Facebook knew Cambridge Analytica was mishandling user data two-and-a-half years ago, COO Sheryl Sandberg told NBC.
But when the company discovered the problem, execs relied on CA's assurances that they had deleted the data.
The company could have done an audit, but did not, she said.
"To this day, we still don’t know what data Cambridge Analytica have," she told the Financial Times. "We made mistakes and I own them and they are on me."
Facebook COO Sheryl Sandberg told NBC's Today show that the company knew Cambridge Analytica had mishandled users' data two-and-a-half years ago, but failed to check any further after CA assured them the data had been deleted.
Had Facebook audited CA's data holdings, Facebook could have prevented the privacy scandal that has derailed the company, Sandberg told Today's Savannah Guthrie.
CA is under investigation in both the US and the UK for the way it harvested 87 million users' data from Facebook and then used that to target voters on behalf of President Trump's election campaign in the US and the Brexit referendum in the UK.
When asked why Facebook didn't check what was going on with CA when it first learned that it was abusing user data back in 2016, Sandberg told Guthrie: "You are right we could have done this two-and-a-half years ago ... We thought the data had been deleted and we should have checked."
"We thought it had been deleted because they gave us assurances, and it wasn't until other people told us it wasn't true but ... we had legal assurances from them that they deleted. But what we didn't do was the next step of an audit and we're trying to do that now."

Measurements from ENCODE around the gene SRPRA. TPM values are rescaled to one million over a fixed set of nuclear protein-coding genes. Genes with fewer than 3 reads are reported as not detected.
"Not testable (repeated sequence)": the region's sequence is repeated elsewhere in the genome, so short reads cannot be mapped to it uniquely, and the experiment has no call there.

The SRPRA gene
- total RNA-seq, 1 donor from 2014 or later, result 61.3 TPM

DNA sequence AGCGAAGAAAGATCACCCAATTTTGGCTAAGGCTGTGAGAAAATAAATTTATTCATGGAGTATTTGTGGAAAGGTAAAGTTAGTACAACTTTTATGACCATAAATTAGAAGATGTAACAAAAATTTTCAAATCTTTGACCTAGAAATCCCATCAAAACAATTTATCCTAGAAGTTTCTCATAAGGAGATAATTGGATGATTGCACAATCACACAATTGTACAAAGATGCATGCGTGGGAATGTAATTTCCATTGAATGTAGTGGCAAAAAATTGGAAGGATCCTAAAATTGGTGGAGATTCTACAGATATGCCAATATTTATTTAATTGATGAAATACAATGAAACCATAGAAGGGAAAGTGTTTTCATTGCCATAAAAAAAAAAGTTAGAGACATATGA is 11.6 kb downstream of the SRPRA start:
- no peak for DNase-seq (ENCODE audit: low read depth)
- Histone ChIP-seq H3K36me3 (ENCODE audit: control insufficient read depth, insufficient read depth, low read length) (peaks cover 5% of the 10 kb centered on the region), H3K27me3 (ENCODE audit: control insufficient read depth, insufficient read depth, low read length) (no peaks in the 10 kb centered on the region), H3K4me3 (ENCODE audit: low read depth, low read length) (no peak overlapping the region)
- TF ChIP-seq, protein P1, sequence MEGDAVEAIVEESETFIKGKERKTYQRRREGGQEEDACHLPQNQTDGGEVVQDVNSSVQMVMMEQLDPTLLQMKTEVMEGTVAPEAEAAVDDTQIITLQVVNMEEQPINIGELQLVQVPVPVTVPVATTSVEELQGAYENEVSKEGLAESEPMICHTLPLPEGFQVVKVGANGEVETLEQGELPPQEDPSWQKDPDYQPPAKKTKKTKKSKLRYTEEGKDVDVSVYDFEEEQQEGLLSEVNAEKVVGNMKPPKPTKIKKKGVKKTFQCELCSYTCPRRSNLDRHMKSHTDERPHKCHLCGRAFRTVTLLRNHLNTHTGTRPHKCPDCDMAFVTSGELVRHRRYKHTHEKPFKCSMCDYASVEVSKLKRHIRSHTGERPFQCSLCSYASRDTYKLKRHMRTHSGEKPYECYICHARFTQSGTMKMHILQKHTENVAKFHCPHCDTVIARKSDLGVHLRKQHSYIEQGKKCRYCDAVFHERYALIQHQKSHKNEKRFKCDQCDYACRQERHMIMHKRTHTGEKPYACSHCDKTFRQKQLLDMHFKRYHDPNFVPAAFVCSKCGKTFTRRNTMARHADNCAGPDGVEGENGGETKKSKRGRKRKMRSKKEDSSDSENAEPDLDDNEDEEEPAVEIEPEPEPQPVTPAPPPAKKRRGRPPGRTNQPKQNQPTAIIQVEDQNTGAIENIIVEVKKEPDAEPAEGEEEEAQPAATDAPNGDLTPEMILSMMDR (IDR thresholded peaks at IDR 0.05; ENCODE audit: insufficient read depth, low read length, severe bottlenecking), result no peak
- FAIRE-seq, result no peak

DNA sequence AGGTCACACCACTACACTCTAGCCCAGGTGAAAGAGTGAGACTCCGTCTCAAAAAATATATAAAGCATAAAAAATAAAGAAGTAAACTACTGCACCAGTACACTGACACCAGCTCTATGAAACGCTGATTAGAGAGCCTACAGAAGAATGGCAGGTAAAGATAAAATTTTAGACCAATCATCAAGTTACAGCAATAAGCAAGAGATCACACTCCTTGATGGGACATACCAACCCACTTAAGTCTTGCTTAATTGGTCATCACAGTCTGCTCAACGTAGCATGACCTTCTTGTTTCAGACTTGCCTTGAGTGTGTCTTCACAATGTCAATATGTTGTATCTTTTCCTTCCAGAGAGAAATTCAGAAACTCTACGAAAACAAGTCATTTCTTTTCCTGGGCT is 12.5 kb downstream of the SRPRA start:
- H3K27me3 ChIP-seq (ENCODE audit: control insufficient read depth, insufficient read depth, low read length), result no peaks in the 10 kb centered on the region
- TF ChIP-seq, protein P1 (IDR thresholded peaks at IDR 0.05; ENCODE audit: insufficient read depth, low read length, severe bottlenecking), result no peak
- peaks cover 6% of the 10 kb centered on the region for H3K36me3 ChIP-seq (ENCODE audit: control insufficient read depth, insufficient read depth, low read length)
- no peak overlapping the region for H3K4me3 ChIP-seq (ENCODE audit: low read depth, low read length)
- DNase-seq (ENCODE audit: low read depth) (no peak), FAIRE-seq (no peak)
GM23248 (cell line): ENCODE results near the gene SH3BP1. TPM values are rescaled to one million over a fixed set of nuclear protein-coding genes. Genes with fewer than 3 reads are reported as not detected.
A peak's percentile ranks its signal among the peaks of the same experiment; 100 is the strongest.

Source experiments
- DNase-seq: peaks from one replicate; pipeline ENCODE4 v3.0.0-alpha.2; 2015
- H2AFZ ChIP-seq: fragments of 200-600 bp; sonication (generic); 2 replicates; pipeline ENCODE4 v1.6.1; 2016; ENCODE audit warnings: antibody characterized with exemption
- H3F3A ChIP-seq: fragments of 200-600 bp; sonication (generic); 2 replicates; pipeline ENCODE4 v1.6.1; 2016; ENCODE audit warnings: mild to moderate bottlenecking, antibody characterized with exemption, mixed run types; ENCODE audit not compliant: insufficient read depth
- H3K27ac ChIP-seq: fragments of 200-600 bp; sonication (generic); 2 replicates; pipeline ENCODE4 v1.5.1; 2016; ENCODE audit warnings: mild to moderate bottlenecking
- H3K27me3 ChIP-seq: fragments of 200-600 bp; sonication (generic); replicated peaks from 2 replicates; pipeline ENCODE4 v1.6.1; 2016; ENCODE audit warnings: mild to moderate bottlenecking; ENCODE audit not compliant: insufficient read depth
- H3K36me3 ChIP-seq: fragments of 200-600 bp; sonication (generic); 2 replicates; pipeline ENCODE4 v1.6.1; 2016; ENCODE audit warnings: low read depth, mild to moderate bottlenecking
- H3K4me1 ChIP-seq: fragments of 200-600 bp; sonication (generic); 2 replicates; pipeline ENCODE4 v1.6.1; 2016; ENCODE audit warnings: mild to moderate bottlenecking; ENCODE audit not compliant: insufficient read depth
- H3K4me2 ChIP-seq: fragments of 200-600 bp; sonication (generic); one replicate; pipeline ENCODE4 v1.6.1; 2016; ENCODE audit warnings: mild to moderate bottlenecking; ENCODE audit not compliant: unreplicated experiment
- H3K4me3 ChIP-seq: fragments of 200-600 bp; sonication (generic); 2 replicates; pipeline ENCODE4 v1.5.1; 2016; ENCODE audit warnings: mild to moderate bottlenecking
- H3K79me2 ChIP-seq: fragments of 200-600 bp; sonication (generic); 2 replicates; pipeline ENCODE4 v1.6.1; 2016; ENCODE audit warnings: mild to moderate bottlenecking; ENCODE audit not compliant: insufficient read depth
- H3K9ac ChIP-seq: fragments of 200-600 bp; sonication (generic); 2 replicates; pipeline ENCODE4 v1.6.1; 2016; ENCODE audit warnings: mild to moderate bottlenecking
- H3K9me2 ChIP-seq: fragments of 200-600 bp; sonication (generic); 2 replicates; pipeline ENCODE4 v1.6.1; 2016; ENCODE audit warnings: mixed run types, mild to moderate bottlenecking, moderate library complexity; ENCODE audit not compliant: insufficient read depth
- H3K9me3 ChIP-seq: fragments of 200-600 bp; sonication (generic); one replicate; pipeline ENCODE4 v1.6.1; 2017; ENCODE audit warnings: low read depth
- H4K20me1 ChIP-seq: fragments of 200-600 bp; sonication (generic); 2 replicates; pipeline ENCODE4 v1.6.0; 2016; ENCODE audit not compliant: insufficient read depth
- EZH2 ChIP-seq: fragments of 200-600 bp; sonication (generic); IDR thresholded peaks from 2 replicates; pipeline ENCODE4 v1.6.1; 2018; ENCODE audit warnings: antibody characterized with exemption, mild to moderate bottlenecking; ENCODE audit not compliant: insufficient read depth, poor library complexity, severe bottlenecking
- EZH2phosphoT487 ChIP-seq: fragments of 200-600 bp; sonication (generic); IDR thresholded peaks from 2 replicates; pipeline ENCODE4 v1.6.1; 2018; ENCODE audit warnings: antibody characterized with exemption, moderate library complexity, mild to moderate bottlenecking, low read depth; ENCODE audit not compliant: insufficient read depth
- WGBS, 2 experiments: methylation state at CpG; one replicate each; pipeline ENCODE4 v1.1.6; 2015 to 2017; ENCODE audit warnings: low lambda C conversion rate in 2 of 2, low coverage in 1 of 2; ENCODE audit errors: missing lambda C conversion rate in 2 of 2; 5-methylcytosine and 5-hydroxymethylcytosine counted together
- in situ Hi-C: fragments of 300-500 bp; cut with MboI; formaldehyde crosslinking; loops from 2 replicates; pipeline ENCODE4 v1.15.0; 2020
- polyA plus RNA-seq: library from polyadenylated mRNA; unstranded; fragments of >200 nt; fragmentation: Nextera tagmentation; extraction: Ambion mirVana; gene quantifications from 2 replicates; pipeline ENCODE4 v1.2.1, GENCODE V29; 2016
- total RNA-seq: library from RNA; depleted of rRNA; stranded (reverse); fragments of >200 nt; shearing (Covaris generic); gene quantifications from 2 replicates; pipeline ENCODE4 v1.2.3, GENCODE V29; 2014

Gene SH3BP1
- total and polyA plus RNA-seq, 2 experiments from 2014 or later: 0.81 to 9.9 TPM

Sandberg also said, in a different interview, that Facebook cannot conduct such an audit because it must wait for the UK information commissioner to finishes its investigation of CA's election activity. "To this day, we still don’t know what data Cambridge Analytica have," she told the Financial Times.
Sandberg, like CEO Mark Zuckerberg, has been doing a media apology tour for the company's failings. "We made mistakes and I own them and they are on me," she told the FT.
"There are operational things that we need to change in this company and we are changing them ... We have to learn from our mistakes and we need to take action," she said.
She also revealed that Facebook would introduce in America similar privacy standards to those that will be enforced in Europe later this year under the EU's new General Data Protection Regulation (GDPR) and ePrivacy laws.
The two laws require companies get affirmative opt-in permission from every user for every piece of data any company keeps or processes.
The permission process will come as a shock to Facebook users because it will force Facebook to tell them exactly what data it holds on them and who it shares that data with; and it will force users to examine whether they want that level of information sharing to continue.
"Europe was ahead on this," she told the FT.
Most observers expect a measurable reduction in user sharing and engagement to occur once the new rules come into effect.